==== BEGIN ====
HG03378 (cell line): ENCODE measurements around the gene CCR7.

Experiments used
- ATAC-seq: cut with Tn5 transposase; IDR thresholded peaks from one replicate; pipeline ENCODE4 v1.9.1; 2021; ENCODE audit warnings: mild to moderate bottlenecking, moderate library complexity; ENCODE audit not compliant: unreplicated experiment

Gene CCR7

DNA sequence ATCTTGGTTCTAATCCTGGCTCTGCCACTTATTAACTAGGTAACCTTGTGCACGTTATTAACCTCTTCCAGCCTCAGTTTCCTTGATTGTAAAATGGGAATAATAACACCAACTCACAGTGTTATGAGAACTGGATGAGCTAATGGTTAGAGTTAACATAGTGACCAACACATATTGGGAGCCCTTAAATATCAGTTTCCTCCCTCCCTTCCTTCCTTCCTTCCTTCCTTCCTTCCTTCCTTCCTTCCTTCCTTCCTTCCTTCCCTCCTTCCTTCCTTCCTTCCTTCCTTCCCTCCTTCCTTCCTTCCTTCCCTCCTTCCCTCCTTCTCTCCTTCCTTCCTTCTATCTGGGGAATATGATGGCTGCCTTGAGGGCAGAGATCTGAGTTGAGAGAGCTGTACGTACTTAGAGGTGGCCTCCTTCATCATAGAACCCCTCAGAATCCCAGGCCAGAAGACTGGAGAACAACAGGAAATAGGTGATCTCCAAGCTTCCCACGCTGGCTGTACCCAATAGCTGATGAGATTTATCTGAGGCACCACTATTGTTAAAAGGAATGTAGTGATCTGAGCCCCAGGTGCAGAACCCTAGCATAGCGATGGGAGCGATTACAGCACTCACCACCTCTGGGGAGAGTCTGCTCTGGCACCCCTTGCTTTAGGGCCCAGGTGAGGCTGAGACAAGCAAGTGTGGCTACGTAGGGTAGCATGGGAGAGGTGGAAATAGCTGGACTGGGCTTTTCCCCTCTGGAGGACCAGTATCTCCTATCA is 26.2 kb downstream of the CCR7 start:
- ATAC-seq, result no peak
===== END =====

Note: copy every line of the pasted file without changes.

HG03378 (cell line): ENCODE measurements around the gene CCR7.

Experiments used
- ATAC-seq: cut with Tn5 transposase; IDR thresholded peaks from one replicate; pipeline ENCODE4 v1.9.1; 2021; ENCODE audit warnings: mild to moderate bottlenecking, moderate library complexity; ENCODE audit not compliant: unreplicated experiment

Gene CCR7

DNA sequence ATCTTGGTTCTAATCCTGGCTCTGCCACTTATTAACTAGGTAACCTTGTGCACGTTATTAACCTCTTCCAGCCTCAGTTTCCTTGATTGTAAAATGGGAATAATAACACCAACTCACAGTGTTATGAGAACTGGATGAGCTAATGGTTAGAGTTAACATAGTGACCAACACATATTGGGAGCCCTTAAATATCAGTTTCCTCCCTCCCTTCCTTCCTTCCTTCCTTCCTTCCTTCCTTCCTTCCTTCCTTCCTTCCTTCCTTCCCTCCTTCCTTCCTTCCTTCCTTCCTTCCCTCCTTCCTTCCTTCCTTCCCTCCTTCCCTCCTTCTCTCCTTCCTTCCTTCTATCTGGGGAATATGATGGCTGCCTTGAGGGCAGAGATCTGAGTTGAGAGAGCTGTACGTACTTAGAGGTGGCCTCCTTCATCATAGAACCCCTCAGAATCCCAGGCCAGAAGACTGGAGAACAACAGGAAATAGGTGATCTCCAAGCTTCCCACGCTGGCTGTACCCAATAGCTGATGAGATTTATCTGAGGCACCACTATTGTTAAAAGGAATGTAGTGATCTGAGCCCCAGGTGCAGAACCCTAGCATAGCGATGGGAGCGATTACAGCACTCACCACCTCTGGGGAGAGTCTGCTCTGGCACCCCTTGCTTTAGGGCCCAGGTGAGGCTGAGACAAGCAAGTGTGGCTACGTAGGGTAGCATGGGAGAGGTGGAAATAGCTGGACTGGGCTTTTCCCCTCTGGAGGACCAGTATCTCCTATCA is 26.2 kb downstream of the CCR7 start:
- ATAC-seq, result no peak